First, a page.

“I don’t think science knows, actually.”
These words rolled out of President Trump’s mouth during a briefing on the West Coast wildfires Monday after California’s natural resources secretary, Wade Crowfoot, pleaded with him to “really recognize the changing climate and what it means to our forests.”
Trump has ignored climate change many times before, calling it all a “hoax.” In addition, last weekend at a campaign rally in Nevada, he blamed the fires exclusively on poor “forest management” – an insulting slap in the face to overwhelmed first responders, governors, and others. Before Monday’s briefing, he dodged a question about climate science, insisting that Democratic governors in the western U.S. were at fault for the wildfires.
Crowfoot had told the president that the science behind climate change will be the key in the fight against wildfires, warning that “if we ignore that science and sort of put our head in the sand and think it’s all about vegetation management, we’re not going to succeed together protecting Californians.”
Trump scoffed, responding with, “It’ll start getting cooler. You just watch.” Crowfoot replied, “I wish science agreed with you.” The tense exchange ended abruptly with Trump stating the now-newsworthy retort about science not really knowing.
He Who Laughs Last…
Accompanying Trump’s condescending denial of climate change was laughter, serving as a reminder that the president is rarely corrected by those who are around him, regardless of how outrageously wrong he may be. It isn’t clear which participant the laughter came from, however. Seated at the table were Ray Haupt, a supervisor from Siskiyou County, and Margaret Mims, Fresno County Sheriff.
Neither were wearing masks, and both are conservatives. Haupt has talked to Trump’s White House (by invitation, no less) about increasing timber production in California…from forests owned by the federal government. Mims refused to enforce California’s shelter-in-place orders earlier in the year and has loudly supported Trump’s policies on undocumented immigrants.
California Chief Thom Porter was also at the table. Although he was wearing a mask, making it impossible to tell if he laughed after Trump’s comment, it’s highly unlikely that he did so. He has been an avid supporter of climate science for quite some time.
It didn’t take long for Former Vice President Joe Biden to get wind of the exchange, leading him to tweet “Science knows” on Twitter as a response. Earlier in the day, Biden spoke in Delaware and called the impact of climate change on the wildfires an “undeniable, accelerating, punishing reality” that “requires action, not denial.”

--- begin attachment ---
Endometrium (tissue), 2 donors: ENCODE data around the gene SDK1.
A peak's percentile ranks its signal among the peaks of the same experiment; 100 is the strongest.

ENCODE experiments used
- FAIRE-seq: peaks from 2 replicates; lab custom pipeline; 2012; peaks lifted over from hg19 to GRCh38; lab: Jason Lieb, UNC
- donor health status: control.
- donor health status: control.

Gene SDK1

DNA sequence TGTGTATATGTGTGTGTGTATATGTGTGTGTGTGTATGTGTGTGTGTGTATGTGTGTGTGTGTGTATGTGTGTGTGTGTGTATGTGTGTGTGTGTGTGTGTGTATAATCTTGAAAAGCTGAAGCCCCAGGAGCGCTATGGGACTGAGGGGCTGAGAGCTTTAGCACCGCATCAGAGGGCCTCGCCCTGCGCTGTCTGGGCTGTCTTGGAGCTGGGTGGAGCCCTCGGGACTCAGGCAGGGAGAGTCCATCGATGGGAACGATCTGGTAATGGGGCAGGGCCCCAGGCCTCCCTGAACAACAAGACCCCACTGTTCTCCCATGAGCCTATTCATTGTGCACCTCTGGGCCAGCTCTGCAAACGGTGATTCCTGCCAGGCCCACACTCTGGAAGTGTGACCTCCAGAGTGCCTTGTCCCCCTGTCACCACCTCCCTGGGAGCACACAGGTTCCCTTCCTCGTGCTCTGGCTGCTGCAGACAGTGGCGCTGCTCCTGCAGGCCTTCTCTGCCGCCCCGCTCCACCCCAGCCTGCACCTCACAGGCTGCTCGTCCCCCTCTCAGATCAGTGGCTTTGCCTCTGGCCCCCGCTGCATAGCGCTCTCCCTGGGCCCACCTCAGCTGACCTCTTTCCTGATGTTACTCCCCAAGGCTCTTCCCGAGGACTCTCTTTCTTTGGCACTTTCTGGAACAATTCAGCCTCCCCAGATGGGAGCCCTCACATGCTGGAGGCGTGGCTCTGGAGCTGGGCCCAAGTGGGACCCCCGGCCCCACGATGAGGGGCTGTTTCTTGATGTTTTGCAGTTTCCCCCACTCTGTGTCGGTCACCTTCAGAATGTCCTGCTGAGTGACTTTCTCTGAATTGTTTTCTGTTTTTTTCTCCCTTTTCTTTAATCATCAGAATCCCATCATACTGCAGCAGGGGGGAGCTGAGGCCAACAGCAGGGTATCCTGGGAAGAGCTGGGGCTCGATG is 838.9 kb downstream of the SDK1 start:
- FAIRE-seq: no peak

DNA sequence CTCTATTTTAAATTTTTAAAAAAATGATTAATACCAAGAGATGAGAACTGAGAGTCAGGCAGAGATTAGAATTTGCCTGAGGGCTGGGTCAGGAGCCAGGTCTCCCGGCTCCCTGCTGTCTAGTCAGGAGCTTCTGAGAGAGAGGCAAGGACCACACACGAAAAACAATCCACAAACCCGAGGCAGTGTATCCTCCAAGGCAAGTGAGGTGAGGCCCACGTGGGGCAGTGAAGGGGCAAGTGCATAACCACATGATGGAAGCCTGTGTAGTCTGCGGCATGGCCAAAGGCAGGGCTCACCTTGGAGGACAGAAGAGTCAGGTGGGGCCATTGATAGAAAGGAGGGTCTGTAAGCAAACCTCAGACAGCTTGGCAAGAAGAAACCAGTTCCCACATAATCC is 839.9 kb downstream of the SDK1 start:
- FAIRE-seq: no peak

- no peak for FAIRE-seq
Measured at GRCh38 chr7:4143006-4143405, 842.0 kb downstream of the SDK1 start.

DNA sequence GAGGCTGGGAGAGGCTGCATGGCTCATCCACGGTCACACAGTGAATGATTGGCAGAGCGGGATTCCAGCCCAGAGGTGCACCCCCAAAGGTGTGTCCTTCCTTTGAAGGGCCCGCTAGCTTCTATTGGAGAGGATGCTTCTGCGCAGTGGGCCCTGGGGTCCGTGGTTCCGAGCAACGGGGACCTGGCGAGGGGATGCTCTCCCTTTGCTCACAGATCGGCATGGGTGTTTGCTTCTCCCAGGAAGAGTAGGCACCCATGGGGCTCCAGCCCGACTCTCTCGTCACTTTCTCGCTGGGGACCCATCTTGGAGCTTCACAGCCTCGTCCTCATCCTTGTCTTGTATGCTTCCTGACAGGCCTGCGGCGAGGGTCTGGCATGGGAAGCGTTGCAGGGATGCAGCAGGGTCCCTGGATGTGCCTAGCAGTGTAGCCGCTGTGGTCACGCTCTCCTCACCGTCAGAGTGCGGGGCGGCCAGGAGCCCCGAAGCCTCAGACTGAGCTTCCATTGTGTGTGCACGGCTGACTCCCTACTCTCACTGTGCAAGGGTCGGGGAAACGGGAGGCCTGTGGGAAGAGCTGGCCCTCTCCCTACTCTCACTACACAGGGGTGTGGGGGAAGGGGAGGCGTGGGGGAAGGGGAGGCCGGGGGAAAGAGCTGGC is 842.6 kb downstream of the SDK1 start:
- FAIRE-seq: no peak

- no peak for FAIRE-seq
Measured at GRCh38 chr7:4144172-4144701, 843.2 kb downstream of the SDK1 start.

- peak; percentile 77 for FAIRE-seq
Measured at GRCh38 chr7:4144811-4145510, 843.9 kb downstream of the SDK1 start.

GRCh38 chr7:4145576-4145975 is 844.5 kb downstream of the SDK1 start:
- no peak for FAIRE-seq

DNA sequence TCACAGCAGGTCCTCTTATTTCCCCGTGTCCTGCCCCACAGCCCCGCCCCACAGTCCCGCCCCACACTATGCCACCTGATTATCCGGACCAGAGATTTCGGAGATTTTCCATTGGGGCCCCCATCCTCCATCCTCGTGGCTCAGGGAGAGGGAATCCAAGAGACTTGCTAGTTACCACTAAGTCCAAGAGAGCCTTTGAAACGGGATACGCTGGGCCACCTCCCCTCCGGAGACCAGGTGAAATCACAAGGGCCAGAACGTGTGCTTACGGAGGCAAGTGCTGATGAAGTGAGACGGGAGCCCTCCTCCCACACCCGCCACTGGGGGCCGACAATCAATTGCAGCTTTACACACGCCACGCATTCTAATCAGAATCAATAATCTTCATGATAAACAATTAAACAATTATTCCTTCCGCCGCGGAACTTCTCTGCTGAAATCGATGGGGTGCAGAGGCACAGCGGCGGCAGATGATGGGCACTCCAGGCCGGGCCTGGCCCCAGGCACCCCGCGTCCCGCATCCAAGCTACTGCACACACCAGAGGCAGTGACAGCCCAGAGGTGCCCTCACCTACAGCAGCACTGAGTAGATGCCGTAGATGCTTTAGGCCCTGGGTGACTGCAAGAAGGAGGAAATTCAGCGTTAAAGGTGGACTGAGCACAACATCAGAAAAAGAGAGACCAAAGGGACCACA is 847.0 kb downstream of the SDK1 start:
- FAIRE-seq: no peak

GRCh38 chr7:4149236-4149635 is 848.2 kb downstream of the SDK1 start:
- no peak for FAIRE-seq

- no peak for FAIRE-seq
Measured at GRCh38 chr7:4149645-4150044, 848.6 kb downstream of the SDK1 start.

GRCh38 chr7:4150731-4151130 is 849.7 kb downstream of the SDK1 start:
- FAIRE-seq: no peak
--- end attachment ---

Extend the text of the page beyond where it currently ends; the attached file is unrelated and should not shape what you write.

Everybody has an Opinion…or Not
Gavin Newsom, California’s governor, more delicately confronted Trump about the climate issue:
“When we’re having heat domes, the likes of which we’ve never seen in our history, the hottest August ever in the history of the state, the ferocity of these fires, the drought – five-plus years, losing 163 million trees to that drought – something has happened to the plumbing of the world. We come from a perspective, humbly, where we submit the science is in and observed evidence is self-evident that climate change is real, and that is exacerbating this.”
While Newsom avoided asking Trump to accept the science, he did request that the president respect “the difference of opinion out here, as it relates to this fundamental issue, on the issue of climate change.” Twitter users were quick to point out that climate change is “not a difference of opinion” and it’s “a matter of science vs those who reject science.”
Fight Fire Like Finland?
In 2018, Trump claimed that Sauli Niinisto, President of Finland, had told him that his forest nation had no issues with wildfires thanks to the regular raking of leaves in forests. “They spent a lot of time on raking and cleaning, they don’t have any problems,” Trump tweeted.
However, Niinisto denies ever having said that.
Finland does remove dead trees as part of its forest management; however, it has nothing to do with raking leaves. Finland’s climate is not even close to that of Washington, Oregon, or California. Temperatures in that country are far lower than in the western U.S., and rain is more frequent. Finnish forests also do not contain the naturally flammable chaparral wildlands that are found across western America.
The “Hoax” Explodes
It seems Trump is continually searching for anything that will explain the wildfires, as long as it has nothing to do with local, regional, or global climate science – which he still claims is nothing but a hoax.
The Stanford Encyclopedia of Philosophy defines climate science as:
“Climate science investigates the structure and dynamics of earth’s climate system. It seeks to understand how global, regional and local climates are maintained as well as the processes by which they change over time.”
On the morning before the wildfire briefing that took place on September 14, 2020, Trump claimed that “explosive trees” are causing the fires to start, spread, and rage on. He explained that 18 months or so after trees fall down and dry out, they become like “matchsticks” and “explode” when no more water is “pouring through” them.
But that, Mr. President, sounds a bit like climate science.